--"Playgrounds on the Asphalt," published in 1896, discusses how the asphalt pavement in the city allows for a greater choice of play area's for the city's youth, and in some ways is advantageous;

--"Thursday in Hester Street," published in 1898, talks about the pushcarts and the many street peddlers who once plied their wares on Hester, Essex and Norfolk Streets;

--"East Side Shopping: Where the Delights of Haggling are Practiced...," published in 1901, tells us of the interactions between the buyer and seller and how "haggling" is almost an art form;

--"Rowdies Annoy Jews," published in 1905, explains to the reader how "ruffians," often times local gang members, used to harrass the Jews of the lower East Side as they go to the synagogue and elsewhere to celebrate the Jewish New Year (and how little the local police did about it.)

Links to these, as well as ninety other old newspaper articles, can be found at www.museumoffamilyhistory.com/archive-newspaper.htm.

Sunday, December 13, 2009

"Not Now, Not Ever" - Jadzia's Story of Survival

You will most likely be interested in reading the story of Jean Klein/Frank (Jadzia), who is a Holocaust survivor; or rather she was, as she passed away in Malibu, California in June of 2009.

She was born in Kalisz, Poland, and during the war traveled to, and lived in, Belchatow, Lodz, Warsaw and finally Czestochowa. I just finished reading and getting her complete book (only seventy-six pages) online. It is a sad story as most of these stories of survival are, yet it is also an intimate and moving account of her life and her survival.

Much of the account takes place in Czestochowa, so this should be interesting for you to read, at minimum those of you who had family there during World War II.

The link to this is www.museumoffamilyhistory.com/wims-klein-jean.htm.

Friday, December 11, 2009

The Jews of Asia: Synagogues and Memorials

In the beginnings of this new exhibition at the Museum of Family History entitled "The Jews of Asia," you will over time find a myriad of subject matter that might be of interest to you.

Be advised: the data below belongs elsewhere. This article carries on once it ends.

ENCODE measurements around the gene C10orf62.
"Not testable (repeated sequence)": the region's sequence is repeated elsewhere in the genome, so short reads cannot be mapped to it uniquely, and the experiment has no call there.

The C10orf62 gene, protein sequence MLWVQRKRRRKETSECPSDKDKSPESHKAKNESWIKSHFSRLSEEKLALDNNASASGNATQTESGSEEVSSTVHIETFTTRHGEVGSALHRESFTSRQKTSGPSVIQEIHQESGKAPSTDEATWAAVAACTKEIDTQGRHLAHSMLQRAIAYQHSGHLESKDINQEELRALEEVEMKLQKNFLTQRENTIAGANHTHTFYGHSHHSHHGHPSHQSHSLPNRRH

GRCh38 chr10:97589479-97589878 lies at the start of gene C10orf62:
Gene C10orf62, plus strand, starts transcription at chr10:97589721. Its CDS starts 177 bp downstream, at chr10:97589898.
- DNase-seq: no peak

As many of you know, the Asian continent is quite large, with a population of approximately four billion people. Many of you also may know that the population of Jews who live in Asia today is relatively small, yet, in the first half of the twentieth century many Jews immigrated there to escape their lives in Europe for any of a number of reasons.

The Museum will be presenting to you various aspects of Jewish life in Asia, from various perspectives, predominantly historical.

The Museum's first offering to you is an exhibition subsection entitled "Synagogues and Memorials." This offering is yet incomplete, but nevertheless what is available to you now will be worth visiting if only for a few minutes. Currently you can see photographs taken in the 1990s and 2000s in the following locations: Hong Kong and Shanghai, China; Bombay (Mumbai) and Cochin (Kochi) in India; Rangoon (Yangon) in Burma (Myanmar), Singapore and Istanbul, Turkey (i.e. the Asian side of the Bosphorus).

More synagogue and memorial photos will be added over time, along with other relevant information. Of course, if you've visited any such sites not currently included within this exhibition and have photos, video of such sites, please consider contacting me at steve@museumoffamilyhistory.com.

Also in the works are historical accounts--some first-hand accounts--of Jewish life in Asia, and when such material is ready for your perusal, it will be announced on this Museum of Family History blog.

The link to the aforementioned exhibition is www.museumoffamilyhistory.com/ce/jasia/jasia.htm

Thursday, December 10, 2009

The Pogrom in Gomel, September 1903

For those of you are interested to learn more about the pogrom that occurred in Gomel, Belarus (then part of the Russian Empire) in 1903, you now can read an article from the San Francisco Call newspaper published less than two weeks after the pogrom. The article is based on a report written by an Associated Press correspondent who visited Gomel after the pogrom.

Also included on this webpage is a letter written to the Editor of the Washington Times, published five days after the Call article was published. The letter was written by Rabbi J. T. Loeb of Congregation Adath Israel in Washington, D.C.

The link to the article ane letter is www.museumoffamilyhistory.com/mfh-pogroms-gomel.htm.

Tuesday, December 8, 2009

The Museum's Cemetery Project's New Burial Data

The Museum of Family History has increased its offering of burial data and gravestone photographs to include ten more plots from Beth Moses Cemetery and one more from Wellwood Cemetery, both located in Pinelawn, New York.

These society plots are associated with the following towns and countries: